How To Tell Your Boss You Quit in 2023

how to tell your boss you quick

Telling Your Boss You Quit

Quitting a job is always difficult. Especially if there are negative feelings attached to the decision. However, it’s important to handle the quitting process appropriately.

Simply walking out of the building and never showing up again might sound like sweet revenge on a subpar employer, but it will have negative repercussions on you in the future. Likewise, not following standard procedures can impact your future job opportunities.

Here’s how to tell your boss you are quitting without hurting your future career in the process.

Steps on How to Tell Your Boss You Quit

Step 1: Do it In-Person and Professionally

It’s tempting to just send your boss an email or speak your mind in front of your coworkers, but both of those approaches are unprofessional. 

Instead, it’s best to speak with your manager by setting up a time and place for you two to privately discuss the matter.

Be flexible with this. If you need to wait a few hours or until the next day to speak one-on-one, give them that accommodation. It can preserve your professional relationship. 

Once you get the chance to speak with them, keep things positive and light. Even if your boss is the reason you’re quitting, controlling your emotions and maintaining a professional attitude is the healthiest way to handle it. 

Step 2: Describe Why You’re Leaving

After you let them know you’re quitting, you should explain why. If it’s a negative aspect of the company or workplace culture, feel free to let the boss know that. Your feedback may be used to improve the workplace. 

If it’s a simple matter of convenience or new opportunities, your boss deserves to know that you’re simply doing what’s best for you and it’s nothing personal. 

Being upfront and honest during this step can help preserve your professional relationship if there’s ever a time when you may return or need that boss’s recommendation for a new job. 

Step 3: Provide Common Courtesy

Telling your boss you’re quitting and promptly leaving is a very bad decision. It ruins your reputation with the company, and it may affect future opportunities.

Instead, offer the minimum two weeks’ notice that is standard around the country. If you can afford more and appreciate what the company did for you, be generous with your notice. 

By showing common courtesy, your boss will likely speak highly of you when interviewers call to ask about your performance, and it leaves the door open for future opportunities. 

Step 4: Exit Gracefully

Just because your time at the company is coming to an end doesn’t mean you get to slack off or leave your boss hanging. Make your exit as graceful and friction-free as possible.

Your boss will have to hire a replacement or possibly promote someone else to cover your old position.

Offer to help train that replacement or otherwise make the transition friction-free for the company.

Suddenly throwing a wrench into the company’s well-oiled machine and leaving them to fix the problem is a good way to ruin your standing with your boss and former coworkers.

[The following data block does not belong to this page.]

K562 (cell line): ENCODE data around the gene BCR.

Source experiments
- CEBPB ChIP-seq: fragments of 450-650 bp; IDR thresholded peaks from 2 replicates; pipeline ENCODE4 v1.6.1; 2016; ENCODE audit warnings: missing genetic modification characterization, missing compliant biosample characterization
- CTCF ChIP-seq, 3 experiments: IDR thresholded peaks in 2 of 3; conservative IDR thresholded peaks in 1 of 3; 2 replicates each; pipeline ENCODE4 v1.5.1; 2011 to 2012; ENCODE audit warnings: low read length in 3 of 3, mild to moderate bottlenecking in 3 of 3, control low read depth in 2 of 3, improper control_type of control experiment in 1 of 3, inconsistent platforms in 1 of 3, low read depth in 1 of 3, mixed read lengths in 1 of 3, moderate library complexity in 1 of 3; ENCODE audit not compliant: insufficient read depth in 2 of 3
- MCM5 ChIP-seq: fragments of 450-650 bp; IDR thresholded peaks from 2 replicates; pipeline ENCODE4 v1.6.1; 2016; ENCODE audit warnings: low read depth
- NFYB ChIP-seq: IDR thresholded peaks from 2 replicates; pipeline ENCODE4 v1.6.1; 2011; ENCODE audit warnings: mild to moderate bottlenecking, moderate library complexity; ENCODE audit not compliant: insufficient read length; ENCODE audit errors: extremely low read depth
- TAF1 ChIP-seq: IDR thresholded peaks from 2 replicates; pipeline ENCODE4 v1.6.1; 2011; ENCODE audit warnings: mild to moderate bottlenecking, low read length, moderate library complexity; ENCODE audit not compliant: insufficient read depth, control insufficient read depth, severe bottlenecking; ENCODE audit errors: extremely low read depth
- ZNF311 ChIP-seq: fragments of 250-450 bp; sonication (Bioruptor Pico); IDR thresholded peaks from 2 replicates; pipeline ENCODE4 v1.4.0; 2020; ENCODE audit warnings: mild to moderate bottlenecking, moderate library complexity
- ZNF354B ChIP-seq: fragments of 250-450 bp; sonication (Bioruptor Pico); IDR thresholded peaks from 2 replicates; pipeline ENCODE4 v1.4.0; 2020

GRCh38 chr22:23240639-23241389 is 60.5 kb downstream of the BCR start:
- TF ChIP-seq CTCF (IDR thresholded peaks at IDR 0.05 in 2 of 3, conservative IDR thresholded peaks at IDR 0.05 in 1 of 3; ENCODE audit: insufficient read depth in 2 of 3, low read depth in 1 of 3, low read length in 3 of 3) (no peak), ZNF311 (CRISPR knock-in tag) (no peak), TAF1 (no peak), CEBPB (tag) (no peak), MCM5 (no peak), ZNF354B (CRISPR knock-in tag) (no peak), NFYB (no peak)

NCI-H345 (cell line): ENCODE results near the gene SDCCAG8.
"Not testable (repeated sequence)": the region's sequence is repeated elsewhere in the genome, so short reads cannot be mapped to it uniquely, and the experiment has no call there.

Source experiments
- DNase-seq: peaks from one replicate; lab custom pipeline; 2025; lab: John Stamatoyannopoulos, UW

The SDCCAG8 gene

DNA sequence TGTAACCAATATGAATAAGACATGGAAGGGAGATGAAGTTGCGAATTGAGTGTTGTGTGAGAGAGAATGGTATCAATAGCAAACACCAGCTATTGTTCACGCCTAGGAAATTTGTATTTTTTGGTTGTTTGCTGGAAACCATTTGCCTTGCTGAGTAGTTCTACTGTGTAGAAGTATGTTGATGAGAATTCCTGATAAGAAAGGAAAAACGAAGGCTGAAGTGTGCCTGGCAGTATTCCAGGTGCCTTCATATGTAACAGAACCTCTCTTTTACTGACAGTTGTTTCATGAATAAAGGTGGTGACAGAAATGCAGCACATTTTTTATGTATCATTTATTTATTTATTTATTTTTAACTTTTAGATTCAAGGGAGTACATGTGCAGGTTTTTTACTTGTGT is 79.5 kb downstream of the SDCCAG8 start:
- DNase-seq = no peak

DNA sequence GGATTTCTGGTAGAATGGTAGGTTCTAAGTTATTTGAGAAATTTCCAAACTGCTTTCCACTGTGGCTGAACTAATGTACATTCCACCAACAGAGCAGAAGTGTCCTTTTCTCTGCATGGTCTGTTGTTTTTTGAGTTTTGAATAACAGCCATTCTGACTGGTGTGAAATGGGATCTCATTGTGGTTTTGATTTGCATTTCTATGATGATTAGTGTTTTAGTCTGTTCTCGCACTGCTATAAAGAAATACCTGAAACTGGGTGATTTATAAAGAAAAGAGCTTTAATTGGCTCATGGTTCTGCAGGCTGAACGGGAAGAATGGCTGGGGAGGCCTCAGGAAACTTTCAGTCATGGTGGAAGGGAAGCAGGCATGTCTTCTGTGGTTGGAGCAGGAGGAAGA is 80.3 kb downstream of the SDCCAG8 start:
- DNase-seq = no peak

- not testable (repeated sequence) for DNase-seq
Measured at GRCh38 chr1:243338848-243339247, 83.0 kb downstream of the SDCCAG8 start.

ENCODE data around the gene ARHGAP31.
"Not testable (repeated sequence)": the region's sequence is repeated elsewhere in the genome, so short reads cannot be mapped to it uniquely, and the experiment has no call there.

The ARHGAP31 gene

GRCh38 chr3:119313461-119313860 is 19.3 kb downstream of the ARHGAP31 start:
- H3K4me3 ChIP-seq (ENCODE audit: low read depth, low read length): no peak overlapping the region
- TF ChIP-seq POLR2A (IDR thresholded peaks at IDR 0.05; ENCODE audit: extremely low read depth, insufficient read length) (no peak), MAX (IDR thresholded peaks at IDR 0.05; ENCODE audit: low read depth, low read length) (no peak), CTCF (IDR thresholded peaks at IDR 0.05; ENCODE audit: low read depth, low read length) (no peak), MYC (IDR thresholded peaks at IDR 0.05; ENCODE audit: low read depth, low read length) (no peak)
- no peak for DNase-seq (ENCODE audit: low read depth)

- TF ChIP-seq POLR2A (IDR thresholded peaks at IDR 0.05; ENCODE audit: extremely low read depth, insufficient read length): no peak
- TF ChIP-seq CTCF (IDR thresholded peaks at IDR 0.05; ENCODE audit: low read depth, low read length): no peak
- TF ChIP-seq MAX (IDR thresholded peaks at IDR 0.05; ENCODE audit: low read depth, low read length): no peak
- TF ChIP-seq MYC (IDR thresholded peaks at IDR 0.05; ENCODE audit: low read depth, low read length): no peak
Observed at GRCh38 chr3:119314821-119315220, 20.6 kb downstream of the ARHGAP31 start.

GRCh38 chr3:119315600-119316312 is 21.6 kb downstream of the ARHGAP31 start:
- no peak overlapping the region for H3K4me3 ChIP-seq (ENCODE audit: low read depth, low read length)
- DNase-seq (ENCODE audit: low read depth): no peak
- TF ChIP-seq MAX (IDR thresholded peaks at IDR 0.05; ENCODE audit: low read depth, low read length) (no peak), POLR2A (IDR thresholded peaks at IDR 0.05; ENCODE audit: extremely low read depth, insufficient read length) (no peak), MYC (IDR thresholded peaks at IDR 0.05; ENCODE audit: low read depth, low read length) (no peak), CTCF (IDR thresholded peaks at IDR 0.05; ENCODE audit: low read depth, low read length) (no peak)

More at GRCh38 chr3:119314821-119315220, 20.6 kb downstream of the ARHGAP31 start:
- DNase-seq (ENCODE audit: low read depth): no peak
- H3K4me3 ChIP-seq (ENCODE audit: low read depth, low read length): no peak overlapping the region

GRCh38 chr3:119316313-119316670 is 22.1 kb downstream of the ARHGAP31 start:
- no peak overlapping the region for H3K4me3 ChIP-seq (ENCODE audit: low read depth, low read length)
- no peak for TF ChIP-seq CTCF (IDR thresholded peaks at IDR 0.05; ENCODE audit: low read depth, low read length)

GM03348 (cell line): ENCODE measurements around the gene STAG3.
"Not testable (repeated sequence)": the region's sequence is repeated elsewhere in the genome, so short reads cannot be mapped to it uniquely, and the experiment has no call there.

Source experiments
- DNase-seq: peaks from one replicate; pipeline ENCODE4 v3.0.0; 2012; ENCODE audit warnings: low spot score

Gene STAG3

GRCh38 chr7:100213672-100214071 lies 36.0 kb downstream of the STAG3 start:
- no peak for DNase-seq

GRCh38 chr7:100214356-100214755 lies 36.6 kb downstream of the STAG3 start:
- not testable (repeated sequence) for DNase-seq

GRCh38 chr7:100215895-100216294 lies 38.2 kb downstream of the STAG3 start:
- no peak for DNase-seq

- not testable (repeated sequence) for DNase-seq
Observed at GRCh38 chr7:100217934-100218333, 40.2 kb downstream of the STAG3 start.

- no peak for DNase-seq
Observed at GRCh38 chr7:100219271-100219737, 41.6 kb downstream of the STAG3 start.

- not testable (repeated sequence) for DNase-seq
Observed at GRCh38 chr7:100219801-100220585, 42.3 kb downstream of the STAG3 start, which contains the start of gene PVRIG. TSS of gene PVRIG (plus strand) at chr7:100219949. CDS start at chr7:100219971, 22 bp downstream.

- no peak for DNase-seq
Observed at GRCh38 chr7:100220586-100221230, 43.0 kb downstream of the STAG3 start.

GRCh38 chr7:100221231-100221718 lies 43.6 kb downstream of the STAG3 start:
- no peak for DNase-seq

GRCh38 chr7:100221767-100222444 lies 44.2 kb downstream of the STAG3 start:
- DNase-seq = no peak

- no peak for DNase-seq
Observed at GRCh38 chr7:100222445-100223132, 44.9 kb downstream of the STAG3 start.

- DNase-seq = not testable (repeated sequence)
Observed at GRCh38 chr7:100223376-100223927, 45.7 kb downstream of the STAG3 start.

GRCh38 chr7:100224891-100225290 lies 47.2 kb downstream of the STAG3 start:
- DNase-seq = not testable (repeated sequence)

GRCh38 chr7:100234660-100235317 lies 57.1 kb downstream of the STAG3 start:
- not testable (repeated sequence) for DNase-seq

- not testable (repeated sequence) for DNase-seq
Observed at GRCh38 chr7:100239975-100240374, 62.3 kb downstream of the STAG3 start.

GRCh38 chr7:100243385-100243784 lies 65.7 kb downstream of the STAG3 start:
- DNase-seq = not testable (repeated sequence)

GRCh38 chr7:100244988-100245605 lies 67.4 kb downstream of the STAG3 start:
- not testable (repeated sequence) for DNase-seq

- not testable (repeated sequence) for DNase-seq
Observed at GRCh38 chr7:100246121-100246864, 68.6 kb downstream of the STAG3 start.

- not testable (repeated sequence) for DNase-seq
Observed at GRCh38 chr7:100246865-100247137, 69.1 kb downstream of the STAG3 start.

Frequently Asked Questions (FAQ)

Is it OK to quit a job without notice?

Giving some kind of notice to your employer is a professional and courteous way to resign from your position, and it allows your employer time to plan for your departure and find a replacement.

However, there may be circumstances in which it is necessary to leave a job without notice, such as if you are in an unsafe or toxic work environment. In these cases, it is important to communicate your reasons for leaving to your employer as soon as possible.

Is it better to quit or be fired?

It is generally better to quit a job rather than be fired. If you are considering quitting your job, it is usually best to resign in a professional and respectful manner. This can help to maintain your reputation and your relationships with your former employer and colleagues.

On the other hand, being fired can be a negative experience that can damage your professional reputation and make it more difficult to find a new job. Being fired can also have negative consequences on your employment record, and it may be more difficult to explain a termination to potential employers during a job search.


Final Thoughts | Telling Your Boss You Quit

Quitting can be a stressful point in anyones career, so it’s okay to be nervous. But moving on from a job for bigger and better things is a key part of your growth. The key here is to make sure that transition is done properly. 

Before you resign from your position, consider the previously mentioned points, and ensure that your exit is handled as professionally as possible.

Your reputation, future opportunities, and the next two weeks of your sanity depend on you handling it professionally. 

Best of luck!

Title: How to Tell Your Boss You Quit

Category: Career Resources

Tags: How to Tell Your Boss You Quit, telling my boss I quit, quitting a job, how to tell your boss you quit, what to tell my boss when i quit, how to tell your boss you’re leaving, best way to tell your boss you quit

Co-Author: Reid is a contributor for theJub. He’s an employment and marketing enthusiast who studied business before taking on various recruiting, management, and marketing roles. More from the author. | Author Profile

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